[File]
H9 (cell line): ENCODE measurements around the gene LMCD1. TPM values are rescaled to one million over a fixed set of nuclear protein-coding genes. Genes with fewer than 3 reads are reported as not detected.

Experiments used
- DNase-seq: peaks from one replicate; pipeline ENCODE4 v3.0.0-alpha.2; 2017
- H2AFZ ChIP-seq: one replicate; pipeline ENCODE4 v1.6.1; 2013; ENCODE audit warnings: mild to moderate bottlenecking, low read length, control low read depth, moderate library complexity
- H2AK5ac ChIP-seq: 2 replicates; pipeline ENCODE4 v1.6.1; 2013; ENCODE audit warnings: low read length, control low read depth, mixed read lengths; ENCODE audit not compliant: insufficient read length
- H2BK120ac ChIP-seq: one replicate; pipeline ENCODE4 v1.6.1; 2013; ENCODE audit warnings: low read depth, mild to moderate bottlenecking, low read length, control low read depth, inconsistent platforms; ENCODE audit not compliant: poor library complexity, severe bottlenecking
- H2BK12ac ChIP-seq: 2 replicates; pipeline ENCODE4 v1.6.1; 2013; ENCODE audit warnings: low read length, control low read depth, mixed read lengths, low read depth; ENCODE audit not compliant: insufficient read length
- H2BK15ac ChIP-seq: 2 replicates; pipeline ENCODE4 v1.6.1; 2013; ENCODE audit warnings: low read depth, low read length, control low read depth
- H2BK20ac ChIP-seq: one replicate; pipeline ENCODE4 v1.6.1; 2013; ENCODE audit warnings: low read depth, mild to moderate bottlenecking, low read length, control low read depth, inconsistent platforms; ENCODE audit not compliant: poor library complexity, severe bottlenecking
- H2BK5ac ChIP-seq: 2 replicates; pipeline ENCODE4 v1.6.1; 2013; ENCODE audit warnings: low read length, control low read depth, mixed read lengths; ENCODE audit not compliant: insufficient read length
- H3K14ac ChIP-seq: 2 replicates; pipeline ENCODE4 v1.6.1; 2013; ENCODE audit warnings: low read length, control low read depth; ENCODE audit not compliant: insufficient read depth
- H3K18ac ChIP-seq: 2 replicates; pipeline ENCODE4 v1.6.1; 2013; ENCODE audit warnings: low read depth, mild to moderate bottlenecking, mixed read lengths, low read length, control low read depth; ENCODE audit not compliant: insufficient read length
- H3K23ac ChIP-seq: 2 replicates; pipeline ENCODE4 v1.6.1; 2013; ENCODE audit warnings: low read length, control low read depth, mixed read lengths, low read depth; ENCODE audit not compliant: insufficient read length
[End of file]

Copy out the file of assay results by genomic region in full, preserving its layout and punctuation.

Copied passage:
H9 (cell line): ENCODE measurements around the gene LMCD1. TPM values are rescaled to one million over a fixed set of nuclear protein-coding genes. Genes with fewer than 3 reads are reported as not detected.

Experiments used
- DNase-seq: peaks from one replicate; pipeline ENCODE4 v3.0.0-alpha.2; 2017
- H2AFZ ChIP-seq: one replicate; pipeline ENCODE4 v1.6.1; 2013; ENCODE audit warnings: mild to moderate bottlenecking, low read length, control low read depth, moderate library complexity
- H2AK5ac ChIP-seq: 2 replicates; pipeline ENCODE4 v1.6.1; 2013; ENCODE audit warnings: low read length, control low read depth, mixed read lengths; ENCODE audit not compliant: insufficient read length
- H2BK120ac ChIP-seq: one replicate; pipeline ENCODE4 v1.6.1; 2013; ENCODE audit warnings: low read depth, mild to moderate bottlenecking, low read length, control low read depth, inconsistent platforms; ENCODE audit not compliant: poor library complexity, severe bottlenecking
- H2BK12ac ChIP-seq: 2 replicates; pipeline ENCODE4 v1.6.1; 2013; ENCODE audit warnings: low read length, control low read depth, mixed read lengths, low read depth; ENCODE audit not compliant: insufficient read length
- H2BK15ac ChIP-seq: 2 replicates; pipeline ENCODE4 v1.6.1; 2013; ENCODE audit warnings: low read depth, low read length, control low read depth
- H2BK20ac ChIP-seq: one replicate; pipeline ENCODE4 v1.6.1; 2013; ENCODE audit warnings: low read depth, mild to moderate bottlenecking, low read length, control low read depth, inconsistent platforms; ENCODE audit not compliant: poor library complexity, severe bottlenecking
- H2BK5ac ChIP-seq: 2 replicates; pipeline ENCODE4 v1.6.1; 2013; ENCODE audit warnings: low read length, control low read depth, mixed read lengths; ENCODE audit not compliant: insufficient read length
- H3K14ac ChIP-seq: 2 replicates; pipeline ENCODE4 v1.6.1; 2013; ENCODE audit warnings: low read length, control low read depth; ENCODE audit not compliant: insufficient read depth
- H3K18ac ChIP-seq: 2 replicates; pipeline ENCODE4 v1.6.1; 2013; ENCODE audit warnings: low read depth, mild to moderate bottlenecking, mixed read lengths, low read length, control low read depth; ENCODE audit not compliant: insufficient read length
- H3K23ac ChIP-seq: 2 replicates; pipeline ENCODE4 v1.6.1; 2013; ENCODE audit warnings: low read length, control low read depth, mixed read lengths, low read depth; ENCODE audit not compliant: insufficient read length